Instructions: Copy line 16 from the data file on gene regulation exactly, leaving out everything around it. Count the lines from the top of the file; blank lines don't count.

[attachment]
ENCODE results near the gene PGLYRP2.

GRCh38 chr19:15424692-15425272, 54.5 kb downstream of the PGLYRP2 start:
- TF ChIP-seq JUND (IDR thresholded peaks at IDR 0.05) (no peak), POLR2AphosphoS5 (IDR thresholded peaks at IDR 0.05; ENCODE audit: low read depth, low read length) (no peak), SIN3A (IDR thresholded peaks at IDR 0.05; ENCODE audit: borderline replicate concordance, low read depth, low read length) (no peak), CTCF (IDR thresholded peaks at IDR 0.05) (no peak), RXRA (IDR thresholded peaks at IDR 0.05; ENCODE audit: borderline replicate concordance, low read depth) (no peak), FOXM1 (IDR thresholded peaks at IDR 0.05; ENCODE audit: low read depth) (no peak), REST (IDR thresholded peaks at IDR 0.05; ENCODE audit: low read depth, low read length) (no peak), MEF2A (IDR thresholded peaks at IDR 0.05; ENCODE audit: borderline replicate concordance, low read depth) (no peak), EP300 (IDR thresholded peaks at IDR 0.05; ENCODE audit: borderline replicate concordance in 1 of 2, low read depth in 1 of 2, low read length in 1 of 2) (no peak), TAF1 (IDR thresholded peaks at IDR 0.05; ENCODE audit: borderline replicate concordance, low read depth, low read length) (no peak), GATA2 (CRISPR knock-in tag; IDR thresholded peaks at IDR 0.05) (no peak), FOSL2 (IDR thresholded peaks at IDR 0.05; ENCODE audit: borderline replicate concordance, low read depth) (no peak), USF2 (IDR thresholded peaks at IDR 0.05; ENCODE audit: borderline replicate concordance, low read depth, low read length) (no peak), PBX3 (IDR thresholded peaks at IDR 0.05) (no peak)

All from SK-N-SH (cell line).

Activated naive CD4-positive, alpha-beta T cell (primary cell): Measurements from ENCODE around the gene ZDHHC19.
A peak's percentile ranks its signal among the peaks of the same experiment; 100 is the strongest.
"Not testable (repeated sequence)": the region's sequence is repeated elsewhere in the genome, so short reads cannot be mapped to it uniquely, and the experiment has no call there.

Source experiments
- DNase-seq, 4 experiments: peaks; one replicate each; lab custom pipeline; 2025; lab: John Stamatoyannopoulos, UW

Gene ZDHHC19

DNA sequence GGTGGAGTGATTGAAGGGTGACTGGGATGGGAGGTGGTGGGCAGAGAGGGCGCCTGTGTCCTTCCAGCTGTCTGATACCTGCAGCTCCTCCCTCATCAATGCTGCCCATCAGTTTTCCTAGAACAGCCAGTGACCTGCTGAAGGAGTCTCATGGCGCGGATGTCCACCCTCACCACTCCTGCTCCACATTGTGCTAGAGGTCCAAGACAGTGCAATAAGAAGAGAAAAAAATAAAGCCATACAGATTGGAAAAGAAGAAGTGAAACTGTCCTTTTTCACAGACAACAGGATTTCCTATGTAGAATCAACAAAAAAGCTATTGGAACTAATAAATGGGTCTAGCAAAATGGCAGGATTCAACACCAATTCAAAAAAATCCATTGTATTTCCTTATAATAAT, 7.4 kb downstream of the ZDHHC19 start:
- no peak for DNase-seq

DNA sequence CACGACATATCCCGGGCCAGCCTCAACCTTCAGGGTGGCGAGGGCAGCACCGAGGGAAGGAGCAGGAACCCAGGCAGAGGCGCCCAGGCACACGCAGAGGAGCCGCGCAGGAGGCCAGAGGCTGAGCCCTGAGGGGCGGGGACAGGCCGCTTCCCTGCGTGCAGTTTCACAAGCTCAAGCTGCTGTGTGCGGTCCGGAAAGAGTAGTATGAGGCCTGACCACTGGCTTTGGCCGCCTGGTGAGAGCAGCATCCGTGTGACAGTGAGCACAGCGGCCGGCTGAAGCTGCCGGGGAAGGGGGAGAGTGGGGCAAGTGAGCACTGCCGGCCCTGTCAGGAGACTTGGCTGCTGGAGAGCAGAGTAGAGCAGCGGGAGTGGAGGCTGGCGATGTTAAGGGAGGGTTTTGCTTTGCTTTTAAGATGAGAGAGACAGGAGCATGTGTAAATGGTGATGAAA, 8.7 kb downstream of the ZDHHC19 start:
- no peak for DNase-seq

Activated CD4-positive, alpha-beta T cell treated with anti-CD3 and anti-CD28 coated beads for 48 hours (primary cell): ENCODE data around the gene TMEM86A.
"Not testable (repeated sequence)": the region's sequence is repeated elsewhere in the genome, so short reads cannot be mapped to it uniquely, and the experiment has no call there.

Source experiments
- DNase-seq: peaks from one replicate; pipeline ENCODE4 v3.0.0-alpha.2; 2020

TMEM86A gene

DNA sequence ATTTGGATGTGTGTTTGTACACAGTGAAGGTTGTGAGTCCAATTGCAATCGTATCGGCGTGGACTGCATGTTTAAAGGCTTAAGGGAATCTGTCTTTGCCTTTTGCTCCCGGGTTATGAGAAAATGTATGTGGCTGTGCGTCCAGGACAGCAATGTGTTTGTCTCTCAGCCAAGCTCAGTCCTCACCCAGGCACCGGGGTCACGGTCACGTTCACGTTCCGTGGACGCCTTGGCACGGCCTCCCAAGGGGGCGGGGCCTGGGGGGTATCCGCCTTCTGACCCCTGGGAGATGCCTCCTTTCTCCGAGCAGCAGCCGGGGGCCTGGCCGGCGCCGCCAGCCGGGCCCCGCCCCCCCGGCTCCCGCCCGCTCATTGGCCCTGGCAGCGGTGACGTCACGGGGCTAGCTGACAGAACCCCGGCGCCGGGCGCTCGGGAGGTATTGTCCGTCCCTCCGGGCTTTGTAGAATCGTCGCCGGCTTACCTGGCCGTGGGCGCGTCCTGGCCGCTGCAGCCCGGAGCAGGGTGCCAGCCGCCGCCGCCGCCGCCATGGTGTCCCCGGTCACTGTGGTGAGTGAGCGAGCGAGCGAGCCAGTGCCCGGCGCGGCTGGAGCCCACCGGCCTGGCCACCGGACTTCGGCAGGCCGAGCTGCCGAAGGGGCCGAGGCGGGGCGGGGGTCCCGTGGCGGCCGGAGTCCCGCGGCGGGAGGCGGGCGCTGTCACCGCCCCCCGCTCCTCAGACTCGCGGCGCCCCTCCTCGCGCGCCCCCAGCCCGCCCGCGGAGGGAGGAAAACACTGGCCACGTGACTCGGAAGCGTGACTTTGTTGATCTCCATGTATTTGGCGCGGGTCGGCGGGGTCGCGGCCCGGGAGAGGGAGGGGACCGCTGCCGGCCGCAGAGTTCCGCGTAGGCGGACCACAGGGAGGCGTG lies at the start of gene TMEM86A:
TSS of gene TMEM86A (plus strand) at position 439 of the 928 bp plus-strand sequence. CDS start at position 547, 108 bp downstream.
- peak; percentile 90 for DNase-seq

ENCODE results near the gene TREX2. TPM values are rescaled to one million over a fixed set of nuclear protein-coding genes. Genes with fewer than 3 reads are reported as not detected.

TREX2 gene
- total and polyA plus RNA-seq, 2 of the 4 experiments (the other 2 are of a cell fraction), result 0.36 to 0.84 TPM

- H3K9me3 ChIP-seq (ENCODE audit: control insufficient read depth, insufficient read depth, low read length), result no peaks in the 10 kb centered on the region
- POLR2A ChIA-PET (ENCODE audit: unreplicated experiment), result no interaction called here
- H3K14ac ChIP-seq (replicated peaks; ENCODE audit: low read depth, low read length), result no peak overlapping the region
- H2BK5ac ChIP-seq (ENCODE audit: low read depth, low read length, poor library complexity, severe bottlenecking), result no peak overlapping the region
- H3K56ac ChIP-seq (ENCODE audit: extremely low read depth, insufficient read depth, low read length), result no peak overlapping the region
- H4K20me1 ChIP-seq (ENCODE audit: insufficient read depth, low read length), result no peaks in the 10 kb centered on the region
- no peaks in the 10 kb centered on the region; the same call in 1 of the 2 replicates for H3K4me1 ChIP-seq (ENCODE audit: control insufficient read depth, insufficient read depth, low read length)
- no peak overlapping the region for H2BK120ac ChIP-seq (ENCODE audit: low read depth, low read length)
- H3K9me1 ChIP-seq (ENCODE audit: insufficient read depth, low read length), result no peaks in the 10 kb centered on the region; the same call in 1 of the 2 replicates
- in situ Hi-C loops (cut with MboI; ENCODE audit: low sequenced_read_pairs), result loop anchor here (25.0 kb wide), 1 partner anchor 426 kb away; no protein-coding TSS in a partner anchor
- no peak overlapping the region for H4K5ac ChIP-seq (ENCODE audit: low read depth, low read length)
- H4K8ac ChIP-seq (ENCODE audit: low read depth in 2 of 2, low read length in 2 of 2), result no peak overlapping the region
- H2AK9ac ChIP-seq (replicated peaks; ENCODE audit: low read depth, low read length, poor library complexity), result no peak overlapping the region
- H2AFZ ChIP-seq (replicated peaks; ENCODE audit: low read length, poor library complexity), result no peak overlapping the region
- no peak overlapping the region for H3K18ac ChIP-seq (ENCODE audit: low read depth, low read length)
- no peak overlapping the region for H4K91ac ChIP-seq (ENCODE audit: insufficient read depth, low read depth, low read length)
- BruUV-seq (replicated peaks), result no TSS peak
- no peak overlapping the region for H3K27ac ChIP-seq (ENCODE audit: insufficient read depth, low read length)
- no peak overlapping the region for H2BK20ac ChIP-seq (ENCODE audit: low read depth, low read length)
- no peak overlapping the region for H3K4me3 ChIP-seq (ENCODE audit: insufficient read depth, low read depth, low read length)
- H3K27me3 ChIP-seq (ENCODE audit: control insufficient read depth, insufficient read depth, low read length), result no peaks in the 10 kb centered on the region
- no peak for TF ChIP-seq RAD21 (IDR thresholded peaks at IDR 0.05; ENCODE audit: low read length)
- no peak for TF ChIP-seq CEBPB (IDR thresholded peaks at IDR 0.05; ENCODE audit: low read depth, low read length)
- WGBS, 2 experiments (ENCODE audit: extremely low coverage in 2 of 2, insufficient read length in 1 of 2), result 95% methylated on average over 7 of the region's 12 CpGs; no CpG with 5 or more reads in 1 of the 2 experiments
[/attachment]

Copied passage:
"Not testable (repeated sequence)": the region's sequence is repeated elsewhere in the genome, so short reads cannot be mapped to it uniquely, and the experiment has no call there.